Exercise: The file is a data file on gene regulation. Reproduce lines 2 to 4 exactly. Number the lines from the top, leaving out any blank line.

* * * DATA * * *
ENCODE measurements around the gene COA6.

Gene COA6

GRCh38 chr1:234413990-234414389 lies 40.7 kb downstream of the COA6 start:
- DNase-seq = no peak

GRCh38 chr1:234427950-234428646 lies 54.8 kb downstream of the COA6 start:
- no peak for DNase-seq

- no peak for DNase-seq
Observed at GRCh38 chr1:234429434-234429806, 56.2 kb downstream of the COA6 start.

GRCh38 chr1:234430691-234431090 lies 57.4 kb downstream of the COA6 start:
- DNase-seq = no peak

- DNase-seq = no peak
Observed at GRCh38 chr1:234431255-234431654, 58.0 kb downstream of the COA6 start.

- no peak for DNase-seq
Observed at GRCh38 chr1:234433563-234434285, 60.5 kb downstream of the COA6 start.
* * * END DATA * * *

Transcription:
Gene COA6

GRCh38 chr1:234413990-234414389 lies 40.7 kb downstream of the COA6 start:
- DNase-seq = no peak